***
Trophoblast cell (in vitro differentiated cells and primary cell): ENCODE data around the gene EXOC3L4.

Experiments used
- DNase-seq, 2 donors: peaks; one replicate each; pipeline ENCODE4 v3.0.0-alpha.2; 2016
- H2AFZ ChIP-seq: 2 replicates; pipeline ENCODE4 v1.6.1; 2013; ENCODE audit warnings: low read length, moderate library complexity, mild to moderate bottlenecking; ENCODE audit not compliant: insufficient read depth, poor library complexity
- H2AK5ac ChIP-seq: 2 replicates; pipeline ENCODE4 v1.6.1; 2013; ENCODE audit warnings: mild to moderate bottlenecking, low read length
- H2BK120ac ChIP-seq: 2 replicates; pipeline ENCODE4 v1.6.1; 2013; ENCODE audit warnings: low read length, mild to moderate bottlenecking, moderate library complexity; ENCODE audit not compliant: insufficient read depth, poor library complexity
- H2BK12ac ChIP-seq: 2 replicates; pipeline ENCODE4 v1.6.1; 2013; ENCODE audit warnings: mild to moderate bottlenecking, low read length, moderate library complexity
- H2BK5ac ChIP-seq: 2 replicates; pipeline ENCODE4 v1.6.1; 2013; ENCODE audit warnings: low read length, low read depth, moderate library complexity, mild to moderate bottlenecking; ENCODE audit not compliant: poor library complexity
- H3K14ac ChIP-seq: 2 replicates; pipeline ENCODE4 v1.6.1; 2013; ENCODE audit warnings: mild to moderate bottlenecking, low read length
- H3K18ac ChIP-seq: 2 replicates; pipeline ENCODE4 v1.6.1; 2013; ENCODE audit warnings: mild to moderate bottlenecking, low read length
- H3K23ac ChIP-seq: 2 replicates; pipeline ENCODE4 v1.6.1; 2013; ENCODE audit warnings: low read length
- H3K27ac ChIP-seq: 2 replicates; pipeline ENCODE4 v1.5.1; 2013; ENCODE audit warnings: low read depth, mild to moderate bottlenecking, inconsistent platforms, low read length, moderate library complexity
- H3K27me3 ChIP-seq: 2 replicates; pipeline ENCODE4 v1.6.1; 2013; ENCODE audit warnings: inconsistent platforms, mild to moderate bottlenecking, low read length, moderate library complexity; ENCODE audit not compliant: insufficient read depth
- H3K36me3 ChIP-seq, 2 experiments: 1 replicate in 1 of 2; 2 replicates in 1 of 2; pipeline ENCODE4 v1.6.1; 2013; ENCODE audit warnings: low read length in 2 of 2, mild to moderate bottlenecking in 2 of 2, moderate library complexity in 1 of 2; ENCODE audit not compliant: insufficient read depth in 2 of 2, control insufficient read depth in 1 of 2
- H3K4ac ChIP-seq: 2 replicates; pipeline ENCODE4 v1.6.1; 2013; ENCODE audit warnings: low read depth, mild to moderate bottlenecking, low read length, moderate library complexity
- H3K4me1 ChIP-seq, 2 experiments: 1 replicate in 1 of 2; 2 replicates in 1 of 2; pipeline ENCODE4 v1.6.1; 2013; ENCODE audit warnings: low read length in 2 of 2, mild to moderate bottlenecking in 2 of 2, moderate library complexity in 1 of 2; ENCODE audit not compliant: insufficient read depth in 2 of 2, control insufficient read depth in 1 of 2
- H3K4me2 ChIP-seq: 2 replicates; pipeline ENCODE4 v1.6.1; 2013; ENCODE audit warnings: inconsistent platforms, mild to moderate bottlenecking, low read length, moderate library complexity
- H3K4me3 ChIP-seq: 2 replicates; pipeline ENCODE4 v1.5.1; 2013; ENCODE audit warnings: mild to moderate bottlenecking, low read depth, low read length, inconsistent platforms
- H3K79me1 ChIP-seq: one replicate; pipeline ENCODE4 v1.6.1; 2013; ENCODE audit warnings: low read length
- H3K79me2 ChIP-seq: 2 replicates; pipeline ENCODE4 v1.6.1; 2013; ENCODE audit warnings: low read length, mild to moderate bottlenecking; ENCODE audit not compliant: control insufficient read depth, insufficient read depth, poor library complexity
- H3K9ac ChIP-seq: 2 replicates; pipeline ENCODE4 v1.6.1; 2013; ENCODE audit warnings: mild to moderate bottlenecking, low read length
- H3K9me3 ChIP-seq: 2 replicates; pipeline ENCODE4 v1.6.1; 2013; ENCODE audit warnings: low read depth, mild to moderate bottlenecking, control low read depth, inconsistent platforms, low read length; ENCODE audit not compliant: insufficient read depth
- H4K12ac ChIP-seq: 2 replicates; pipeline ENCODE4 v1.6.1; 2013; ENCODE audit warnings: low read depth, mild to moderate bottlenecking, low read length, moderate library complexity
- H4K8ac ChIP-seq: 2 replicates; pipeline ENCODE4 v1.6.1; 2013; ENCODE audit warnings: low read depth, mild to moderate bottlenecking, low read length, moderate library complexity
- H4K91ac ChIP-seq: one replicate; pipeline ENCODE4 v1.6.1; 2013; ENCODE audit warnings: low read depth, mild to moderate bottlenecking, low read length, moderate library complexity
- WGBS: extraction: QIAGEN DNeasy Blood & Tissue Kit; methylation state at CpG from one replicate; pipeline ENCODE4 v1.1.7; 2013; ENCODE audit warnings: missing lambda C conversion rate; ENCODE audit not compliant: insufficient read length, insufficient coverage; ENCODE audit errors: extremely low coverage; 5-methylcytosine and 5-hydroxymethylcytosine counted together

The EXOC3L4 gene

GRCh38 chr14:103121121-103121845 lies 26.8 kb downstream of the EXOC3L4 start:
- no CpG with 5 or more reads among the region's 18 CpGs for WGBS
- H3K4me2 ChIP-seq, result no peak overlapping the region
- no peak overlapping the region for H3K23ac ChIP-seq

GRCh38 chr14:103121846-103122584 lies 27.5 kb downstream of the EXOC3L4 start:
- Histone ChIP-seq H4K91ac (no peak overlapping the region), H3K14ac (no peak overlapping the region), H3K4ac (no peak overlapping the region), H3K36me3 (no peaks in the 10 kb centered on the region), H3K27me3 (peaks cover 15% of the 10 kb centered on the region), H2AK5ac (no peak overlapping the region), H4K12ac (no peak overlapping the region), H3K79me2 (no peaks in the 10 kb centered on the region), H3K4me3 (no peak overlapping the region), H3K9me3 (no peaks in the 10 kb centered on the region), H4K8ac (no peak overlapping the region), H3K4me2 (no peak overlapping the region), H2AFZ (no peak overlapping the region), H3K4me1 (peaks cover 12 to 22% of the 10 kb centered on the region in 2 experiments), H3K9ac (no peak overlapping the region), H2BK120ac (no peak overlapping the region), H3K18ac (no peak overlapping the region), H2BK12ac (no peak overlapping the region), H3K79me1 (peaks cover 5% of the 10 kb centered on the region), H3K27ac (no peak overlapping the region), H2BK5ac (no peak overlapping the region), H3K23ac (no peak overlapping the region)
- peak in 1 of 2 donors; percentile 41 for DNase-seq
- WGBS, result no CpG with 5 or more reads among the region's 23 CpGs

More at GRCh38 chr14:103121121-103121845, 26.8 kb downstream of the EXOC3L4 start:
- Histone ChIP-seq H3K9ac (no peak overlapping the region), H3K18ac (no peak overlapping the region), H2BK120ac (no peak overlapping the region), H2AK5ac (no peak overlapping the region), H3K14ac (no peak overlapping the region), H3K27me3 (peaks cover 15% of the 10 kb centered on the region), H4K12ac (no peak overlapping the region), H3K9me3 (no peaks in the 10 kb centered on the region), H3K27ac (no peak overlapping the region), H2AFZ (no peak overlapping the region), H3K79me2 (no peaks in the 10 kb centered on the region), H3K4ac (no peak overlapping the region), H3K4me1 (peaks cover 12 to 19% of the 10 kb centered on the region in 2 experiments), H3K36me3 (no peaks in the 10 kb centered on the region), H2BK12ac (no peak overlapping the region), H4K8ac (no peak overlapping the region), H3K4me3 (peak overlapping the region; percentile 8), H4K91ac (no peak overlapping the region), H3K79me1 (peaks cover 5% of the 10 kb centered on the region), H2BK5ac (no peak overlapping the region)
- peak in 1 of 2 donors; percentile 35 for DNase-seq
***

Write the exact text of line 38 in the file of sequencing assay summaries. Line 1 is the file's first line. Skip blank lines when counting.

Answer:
- peak in 1 of 2 donors; percentile 35 for DNase-seq